TIME animals

Man Sues Ex-Girlfriend Over Stuffed Animal Obsession 

(Not the actual couple) Emilio Labrador / Flickr

Dating is expensive, especially with stuffed animals involved

A man in China’s Hubei province is reportedly suing his ex-girlfriend for $6,450—all because she insisted on bringing her stuffed animal, Snoopy, on dates throughout their four-year relationship. According to a report from China’s Global Post, Snoopy was third-wheeling it all over the place: the boyfriend had to buy extra food and tickets to the movies just for the stuffed animal.

Eventually, the boyfriend snapped, throwing Snoopy in anger after refusing to take it (him, apparently) into the bathroom. He broke up with his girlfriend, but then decided the “mental anguish” caused by Snoopy deserved compensation.

This animal love triangle might be strange, but we’re guessing that the girlfriend had a not-so-secret case of plushophilia, a fetish for stuffed animals that’s well-documented on the Internet.

Plushophilia is different than being a furry—less than one percent of furries (anthropomorphized animal fetishists) are plushophiles, according to one study. The gentleman from Hubei probably would have been equally put off by either one, however.

TIME Dating

Forget Dating Sites, Try Facebook Instead To Find the One

Not only are more people meeting on social networks, but their relationships were happier than those that began offline in more traditional ways

Online dating can be so stressful – filling out the profile and keeping up with all the interactions can feel like a job – so it’s no surprise that sometimes digital romance blooms under more Facebook friend-ly circumstances.

Jeffrey Hall, associate professor of Communication Studies at University of Kansas, was surprised to learn that 7% of people who married after meeting online had met for the first time on social networking sites like Facebook, MySpace and ClassMates – not matchmaking chat rooms, or online dating sites or via other romance-centric cyber connections.

MORE: Inside Tinder: Meet the Guys Who Turned Dating Into an Addiction

“It was really, really astonishing, since [romantic relationships] aren’t the purpose of these sites,” he says of the data, which came from eHarmony, the online dating service.

Hall decided to investigate the connection, and learn more about who was meeting their significant other this way, and how well these marriages fared. The sample included 19,131 participants who had been married once between 2005 and 2012, and were asked where they met – was it online dating sites; email or instant messaging; online communities such as chat rooms or virtual reality games; or social networking sites.

Those who met on social networking sites were more likely to be younger, married more recently, and African American compared to those who met on other ways on the internet.

MORE: Online Dating Doesn’t Just Save You Time, It Saves You at Least $6,400

And when the participants were compared on marital satisfaction, the partners who met via social networking reported being just as happy as those who were introduced on online dating sites, which tout their compatibility benefits, and more satisfied than those who met on online communities, which nurture conversations among people with similar interests and beliefs. What surprised Hall even more, however, was that the social networking-based relationships were happier than those that began offline, in traditional ways such as being introduced by mutual friends.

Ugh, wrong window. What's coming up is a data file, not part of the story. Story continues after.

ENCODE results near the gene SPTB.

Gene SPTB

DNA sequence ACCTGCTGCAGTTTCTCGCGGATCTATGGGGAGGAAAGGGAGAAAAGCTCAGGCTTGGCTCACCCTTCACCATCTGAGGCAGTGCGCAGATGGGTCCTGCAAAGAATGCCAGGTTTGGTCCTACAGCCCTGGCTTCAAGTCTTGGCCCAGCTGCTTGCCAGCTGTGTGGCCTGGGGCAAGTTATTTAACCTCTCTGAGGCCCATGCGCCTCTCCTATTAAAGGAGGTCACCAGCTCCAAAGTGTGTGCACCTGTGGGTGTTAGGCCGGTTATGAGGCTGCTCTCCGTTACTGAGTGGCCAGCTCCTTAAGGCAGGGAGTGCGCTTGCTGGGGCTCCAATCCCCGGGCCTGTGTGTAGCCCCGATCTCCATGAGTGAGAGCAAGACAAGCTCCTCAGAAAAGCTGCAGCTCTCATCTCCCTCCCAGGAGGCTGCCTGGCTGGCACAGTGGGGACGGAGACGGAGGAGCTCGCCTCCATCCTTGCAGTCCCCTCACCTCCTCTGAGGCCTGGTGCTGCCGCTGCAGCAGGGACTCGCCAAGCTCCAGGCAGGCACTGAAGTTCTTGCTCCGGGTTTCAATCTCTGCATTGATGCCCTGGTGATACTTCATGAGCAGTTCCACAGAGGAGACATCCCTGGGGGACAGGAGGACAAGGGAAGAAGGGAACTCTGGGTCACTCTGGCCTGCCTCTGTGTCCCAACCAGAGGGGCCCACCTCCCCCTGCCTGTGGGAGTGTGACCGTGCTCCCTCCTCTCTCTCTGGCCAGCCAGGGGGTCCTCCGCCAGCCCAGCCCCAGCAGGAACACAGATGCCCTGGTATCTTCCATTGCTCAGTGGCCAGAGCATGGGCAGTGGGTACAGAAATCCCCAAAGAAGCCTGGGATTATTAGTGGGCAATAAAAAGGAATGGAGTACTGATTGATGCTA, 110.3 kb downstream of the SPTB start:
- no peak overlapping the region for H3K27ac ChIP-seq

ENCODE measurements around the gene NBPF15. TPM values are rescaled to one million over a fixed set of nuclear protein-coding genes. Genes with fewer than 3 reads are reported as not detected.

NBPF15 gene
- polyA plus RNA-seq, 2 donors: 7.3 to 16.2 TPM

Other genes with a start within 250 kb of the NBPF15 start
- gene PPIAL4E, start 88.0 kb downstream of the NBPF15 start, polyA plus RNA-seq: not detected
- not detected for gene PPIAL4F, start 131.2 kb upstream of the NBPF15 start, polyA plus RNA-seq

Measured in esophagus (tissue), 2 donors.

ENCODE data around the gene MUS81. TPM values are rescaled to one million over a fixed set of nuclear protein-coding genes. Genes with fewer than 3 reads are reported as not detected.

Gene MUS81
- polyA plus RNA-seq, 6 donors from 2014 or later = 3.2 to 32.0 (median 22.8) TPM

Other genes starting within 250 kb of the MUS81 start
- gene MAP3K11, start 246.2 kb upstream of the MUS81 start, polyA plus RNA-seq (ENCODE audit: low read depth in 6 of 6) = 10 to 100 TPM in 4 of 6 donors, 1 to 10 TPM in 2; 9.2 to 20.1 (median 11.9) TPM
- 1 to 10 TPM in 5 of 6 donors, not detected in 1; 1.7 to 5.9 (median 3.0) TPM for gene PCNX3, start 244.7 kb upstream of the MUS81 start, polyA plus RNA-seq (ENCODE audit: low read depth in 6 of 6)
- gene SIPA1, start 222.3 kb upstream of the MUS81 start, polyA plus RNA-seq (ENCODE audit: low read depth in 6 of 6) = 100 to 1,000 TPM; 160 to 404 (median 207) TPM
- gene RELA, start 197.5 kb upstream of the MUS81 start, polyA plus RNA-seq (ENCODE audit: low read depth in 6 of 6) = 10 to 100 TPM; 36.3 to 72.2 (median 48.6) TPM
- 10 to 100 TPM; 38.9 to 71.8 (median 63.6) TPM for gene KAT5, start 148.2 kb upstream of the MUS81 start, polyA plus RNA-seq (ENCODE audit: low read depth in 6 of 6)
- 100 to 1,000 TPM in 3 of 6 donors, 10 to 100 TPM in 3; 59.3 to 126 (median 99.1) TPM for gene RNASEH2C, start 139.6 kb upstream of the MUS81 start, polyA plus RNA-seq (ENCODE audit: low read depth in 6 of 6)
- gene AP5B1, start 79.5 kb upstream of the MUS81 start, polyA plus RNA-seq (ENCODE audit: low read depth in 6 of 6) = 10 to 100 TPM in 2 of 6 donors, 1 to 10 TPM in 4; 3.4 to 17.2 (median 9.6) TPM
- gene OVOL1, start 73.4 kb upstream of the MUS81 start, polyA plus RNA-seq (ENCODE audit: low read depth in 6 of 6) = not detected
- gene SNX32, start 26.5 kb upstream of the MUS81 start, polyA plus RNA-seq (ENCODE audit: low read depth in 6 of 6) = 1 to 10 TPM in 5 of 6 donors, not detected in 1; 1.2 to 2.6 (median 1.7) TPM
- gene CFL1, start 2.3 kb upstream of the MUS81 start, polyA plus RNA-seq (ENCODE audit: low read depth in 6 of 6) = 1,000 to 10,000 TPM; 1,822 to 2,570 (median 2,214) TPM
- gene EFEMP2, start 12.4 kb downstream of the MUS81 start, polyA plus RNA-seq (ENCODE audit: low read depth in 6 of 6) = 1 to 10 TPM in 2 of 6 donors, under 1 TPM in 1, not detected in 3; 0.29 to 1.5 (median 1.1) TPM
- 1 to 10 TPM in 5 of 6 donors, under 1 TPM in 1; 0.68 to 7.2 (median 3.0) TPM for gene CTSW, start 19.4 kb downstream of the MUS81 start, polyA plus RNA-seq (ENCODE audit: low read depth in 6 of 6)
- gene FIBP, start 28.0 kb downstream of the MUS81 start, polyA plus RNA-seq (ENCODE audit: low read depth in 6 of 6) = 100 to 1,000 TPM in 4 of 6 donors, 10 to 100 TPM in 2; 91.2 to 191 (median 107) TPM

“I was surprised by a lot of these results,” he says. “I think that social networking is the digital version of being introduced by friends.” For most of the 20th century, friend-based introductions were the primary way people met their spouse, he says, and social networks may simply be an extension of that pattern.

That could also explain why marriages that began on social networking sites were also no more likely to end in divorce than unions that were generated by online dating sites that involve algorithms and strangers trying to match people together, rather than acquaintances who know their friends’ likes and dislikes and personality best.

MORE: With Oculus, Facebook Can Reinvent Itself — and Its Reputation

Social networking sites also have another potential advantage over dating services – they aren’t burdened by the pressure of trying to find love and the anxiety of having to present yourself in the best possible light to catch a mate. While there’s no truth filter on sites like Facebook, and there is certainly some amount of self-promotion and exaggeration, having your circle of friends visit your page can keep you pretty honest, which means by and large, your social network version of you is relatively close to the real thing – at least that’s what the studies show.

The result? Conversations, observations and interactions on social networking sites may be more casual and low risk, relieved of the pressure and anticipation of a potential date (or rejection for a potential date) that shadow every picture, message and response on dating sites. “In part, social networking sites provide a low risk, high reward place to meet people,” says Hall. “It’s a good place to do some investigating and a good place to learn about people that doesn’t carry the self-presentational weight of creating an online dating profile.”

The fact that most of the marriages were among African-Americans could reflect the fact that at the time the data were collected, between 2005 and 2012, African-Americans and Latinos were over-represented on social networking sites compared to their proportions in the general population. For these groups, he says, such sites may have been a way to expand their already close-knit network of friends to include others like them, but not yet part of their local connections.

Of course, the data may also reflect more early social networking behavior than the way that people use the sites today. While it dominated the early days of cyber connecting, for example, MySpace was surpassed by Facebook in 2008 as the primary source of online interactions. And the rising age of Facebook users may also have an effect on the patterns that Hall found. While it’s possible that people who meet and marry via social networking sites may always be from a young demographic, it’s also possible that as more people join the site, including those who are looking for a second chance at love later in life, could drive that average age up.